Chen J, Kadlubar FF, Chen JZ - Nucleic Acids Res. (2007)

Effects of heat-denaturation of mtDNA on real-time PCR quantification. (A) Aliquots of 5 ng/µl of total genomic DNA isolated from LNCaP cells were heat-denatured at 95°C for different time periods and then used for real-time PCR amplification using two mtDNA markers and β-actin DNA marker. (B) Aliquots of 100 pg/µl of supercoiled pBR322 DNA were heat-denatured at 95°C and then analyzed using plasmid DNA marker pBR1395. The relative amplification of both mtDNA and plasmid DNA markers from heat-denatured templates was expressed as 2ΔCt, where ΔCt was Ctcontrol–Ctheated. (C) Electrophoresis of heat-denatured plasmid DNA in 1% agarose gel. Data from duplicate treatments were pooled. Differences between untreated and treated samples were all significant (P < 0.01).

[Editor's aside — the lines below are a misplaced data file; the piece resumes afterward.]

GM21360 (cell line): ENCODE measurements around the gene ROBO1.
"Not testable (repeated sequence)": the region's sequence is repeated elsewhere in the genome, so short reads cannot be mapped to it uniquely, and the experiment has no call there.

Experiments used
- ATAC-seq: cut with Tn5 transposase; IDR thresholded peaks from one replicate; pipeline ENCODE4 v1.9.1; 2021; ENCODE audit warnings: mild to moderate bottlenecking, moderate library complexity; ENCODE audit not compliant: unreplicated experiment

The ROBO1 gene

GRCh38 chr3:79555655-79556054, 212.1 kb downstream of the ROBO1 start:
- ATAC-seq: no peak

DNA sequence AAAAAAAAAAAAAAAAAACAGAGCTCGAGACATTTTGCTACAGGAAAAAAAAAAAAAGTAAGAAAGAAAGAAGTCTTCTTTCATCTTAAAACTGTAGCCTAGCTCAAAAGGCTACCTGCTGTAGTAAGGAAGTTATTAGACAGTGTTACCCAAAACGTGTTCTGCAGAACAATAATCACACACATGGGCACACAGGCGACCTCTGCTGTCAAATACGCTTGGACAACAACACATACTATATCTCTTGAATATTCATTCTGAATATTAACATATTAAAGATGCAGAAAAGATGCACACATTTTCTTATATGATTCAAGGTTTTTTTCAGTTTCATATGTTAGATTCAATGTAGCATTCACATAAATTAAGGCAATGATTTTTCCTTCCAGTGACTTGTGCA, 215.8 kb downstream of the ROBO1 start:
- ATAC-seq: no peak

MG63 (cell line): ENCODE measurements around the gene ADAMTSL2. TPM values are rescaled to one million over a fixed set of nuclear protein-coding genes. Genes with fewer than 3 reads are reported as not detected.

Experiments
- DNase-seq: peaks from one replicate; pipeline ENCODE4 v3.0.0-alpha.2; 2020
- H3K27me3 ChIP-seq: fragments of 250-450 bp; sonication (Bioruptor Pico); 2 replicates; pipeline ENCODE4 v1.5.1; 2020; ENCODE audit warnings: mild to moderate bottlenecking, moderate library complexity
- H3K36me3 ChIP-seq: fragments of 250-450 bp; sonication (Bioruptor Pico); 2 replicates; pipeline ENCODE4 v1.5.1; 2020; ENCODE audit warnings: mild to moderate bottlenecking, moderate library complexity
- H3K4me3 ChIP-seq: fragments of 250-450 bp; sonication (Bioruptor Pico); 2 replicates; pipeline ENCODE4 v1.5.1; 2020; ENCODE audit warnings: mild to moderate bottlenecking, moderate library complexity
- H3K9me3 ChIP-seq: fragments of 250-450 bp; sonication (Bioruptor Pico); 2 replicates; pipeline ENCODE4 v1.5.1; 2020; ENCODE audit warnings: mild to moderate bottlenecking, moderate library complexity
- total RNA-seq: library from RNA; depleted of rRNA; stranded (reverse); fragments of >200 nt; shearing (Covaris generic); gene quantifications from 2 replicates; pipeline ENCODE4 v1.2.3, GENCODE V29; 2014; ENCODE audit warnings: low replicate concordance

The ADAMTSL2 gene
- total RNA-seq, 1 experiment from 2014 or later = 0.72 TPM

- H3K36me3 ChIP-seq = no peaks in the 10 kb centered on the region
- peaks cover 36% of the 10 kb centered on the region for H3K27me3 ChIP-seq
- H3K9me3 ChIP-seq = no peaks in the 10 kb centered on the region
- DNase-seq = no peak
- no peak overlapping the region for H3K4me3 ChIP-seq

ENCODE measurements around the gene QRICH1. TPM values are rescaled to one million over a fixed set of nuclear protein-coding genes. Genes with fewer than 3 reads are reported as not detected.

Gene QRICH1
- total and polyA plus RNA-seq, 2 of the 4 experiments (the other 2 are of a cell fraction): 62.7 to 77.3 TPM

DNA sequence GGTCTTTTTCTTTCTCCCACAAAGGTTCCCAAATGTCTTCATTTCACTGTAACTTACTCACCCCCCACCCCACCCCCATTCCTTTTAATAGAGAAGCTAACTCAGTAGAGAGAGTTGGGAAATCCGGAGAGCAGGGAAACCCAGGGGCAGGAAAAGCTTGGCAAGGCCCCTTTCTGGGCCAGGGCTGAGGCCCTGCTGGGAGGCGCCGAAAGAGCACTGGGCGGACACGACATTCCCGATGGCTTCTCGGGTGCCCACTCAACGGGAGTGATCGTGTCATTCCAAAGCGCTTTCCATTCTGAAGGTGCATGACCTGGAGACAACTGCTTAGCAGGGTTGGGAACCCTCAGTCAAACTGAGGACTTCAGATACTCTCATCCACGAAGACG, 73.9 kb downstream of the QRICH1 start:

© Copyright Policy - openaccess
Related In: Results  -  Collection

License
Show All Figures
getmorefigures.php?uid=PMC1851651&req=5

Figure 4: Effects of heat-denaturation of mtDNA on real-time PCR quantification. (A) Aliquots of 5 ng/µl of total genomic DNA isolated from LNCaP cells were heat-denatured at 95°C for different time periods and then used for real-time PCR amplification using two mtDNA markers and β-actin DNA marker. (B) Aliquots of 100 pg/µl of supercoiled pBR322 DNA were heat-denatured at 95°C and then analyzed using plasmid DNA marker pBR1395. The relative amplification of both mtDNA and plasmid DNA markers from heat-denatured templates was expressed as 2ΔCt, where ΔCt was Ctcontrol–Ctheated. (C) Electrophoresis of heat-denatured plasmid DNA in 1% agarose gel. Data from duplicate treatments were pooled. Differences between untreated and treated samples were all significant (P < 0.01).